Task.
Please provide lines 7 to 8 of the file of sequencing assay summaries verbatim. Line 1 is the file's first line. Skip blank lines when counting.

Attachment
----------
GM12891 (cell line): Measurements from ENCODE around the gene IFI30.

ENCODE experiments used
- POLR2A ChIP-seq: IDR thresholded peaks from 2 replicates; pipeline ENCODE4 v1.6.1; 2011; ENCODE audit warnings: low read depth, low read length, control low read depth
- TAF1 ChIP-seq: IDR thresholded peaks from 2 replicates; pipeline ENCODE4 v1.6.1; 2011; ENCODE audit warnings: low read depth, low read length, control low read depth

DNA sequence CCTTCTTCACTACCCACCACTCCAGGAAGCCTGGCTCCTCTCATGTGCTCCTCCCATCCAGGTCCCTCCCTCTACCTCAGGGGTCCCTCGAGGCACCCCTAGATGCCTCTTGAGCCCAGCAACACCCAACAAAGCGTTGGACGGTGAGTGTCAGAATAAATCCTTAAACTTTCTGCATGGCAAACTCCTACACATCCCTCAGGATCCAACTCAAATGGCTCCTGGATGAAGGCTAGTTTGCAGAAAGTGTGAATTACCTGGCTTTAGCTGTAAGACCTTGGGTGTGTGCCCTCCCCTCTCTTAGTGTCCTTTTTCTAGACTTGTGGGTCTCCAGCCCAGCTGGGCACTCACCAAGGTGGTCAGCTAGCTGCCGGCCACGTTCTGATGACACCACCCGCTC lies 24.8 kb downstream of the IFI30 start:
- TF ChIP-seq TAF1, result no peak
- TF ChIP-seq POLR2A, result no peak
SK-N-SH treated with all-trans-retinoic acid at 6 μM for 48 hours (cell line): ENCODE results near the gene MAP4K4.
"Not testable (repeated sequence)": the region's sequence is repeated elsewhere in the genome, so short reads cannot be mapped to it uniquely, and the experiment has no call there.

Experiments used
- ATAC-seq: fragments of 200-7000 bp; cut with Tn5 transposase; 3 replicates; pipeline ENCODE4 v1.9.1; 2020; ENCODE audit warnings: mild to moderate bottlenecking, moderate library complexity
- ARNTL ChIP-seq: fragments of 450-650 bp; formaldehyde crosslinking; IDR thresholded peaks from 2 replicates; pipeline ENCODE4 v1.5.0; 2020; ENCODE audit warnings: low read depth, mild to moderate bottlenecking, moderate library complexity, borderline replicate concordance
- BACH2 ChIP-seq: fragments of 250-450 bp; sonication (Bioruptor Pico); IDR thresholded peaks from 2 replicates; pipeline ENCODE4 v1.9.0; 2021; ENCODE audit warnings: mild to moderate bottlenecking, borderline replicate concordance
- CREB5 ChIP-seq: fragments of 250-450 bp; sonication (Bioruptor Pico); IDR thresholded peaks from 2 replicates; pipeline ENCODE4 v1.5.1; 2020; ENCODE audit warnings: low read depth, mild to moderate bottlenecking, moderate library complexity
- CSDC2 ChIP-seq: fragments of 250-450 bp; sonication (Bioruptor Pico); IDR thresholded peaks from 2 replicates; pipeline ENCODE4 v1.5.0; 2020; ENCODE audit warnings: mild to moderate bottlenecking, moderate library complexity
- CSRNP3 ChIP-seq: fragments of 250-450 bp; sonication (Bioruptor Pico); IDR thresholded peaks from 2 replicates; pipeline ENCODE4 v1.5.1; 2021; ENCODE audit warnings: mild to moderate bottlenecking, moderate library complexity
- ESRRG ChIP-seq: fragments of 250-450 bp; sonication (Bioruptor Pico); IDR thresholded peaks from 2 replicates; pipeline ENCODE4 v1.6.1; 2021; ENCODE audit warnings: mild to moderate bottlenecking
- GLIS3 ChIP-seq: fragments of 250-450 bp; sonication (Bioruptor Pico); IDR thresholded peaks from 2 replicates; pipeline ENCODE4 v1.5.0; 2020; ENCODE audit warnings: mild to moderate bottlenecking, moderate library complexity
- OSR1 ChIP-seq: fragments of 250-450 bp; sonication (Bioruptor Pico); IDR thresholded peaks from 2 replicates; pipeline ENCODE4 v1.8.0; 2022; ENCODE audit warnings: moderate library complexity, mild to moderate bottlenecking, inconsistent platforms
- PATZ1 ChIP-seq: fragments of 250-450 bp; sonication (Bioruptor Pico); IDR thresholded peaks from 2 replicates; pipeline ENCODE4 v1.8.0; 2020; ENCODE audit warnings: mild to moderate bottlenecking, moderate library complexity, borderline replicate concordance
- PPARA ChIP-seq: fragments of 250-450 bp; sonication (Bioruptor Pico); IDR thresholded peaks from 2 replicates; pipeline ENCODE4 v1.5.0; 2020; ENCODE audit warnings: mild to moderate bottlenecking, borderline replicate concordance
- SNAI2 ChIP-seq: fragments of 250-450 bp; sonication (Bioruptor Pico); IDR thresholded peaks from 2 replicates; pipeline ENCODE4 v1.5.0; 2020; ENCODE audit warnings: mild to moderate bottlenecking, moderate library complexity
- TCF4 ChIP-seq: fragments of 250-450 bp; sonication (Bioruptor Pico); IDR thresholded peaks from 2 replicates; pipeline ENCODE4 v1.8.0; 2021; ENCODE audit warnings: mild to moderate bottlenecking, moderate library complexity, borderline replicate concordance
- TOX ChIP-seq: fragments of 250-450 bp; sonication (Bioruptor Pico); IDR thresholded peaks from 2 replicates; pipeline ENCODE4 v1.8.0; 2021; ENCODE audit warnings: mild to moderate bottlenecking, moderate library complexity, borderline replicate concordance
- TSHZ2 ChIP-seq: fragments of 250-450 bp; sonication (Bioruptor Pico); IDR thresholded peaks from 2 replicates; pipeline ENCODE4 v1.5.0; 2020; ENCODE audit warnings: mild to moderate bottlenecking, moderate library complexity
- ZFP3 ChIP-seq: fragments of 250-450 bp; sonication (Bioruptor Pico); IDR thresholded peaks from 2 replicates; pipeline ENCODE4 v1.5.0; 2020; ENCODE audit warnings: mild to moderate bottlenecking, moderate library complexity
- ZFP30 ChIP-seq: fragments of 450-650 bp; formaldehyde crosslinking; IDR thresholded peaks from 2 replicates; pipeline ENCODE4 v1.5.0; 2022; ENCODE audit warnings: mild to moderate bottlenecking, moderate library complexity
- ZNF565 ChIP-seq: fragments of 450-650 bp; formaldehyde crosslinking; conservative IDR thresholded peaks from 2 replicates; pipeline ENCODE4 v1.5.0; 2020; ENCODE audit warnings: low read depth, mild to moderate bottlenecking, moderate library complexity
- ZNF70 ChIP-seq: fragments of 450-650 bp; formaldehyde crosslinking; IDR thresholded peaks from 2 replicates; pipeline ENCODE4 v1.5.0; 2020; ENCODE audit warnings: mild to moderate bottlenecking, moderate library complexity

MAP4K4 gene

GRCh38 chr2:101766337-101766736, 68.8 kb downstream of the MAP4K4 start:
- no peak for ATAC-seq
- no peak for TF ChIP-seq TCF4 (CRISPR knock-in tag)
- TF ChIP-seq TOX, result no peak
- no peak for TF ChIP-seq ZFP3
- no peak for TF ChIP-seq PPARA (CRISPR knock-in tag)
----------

- TF ChIP-seq POLR2A, result no peak
SK-N-SH treated with all-trans-retinoic acid at 6 μM for 48 hours (cell line): ENCODE results near the gene MAP4K4.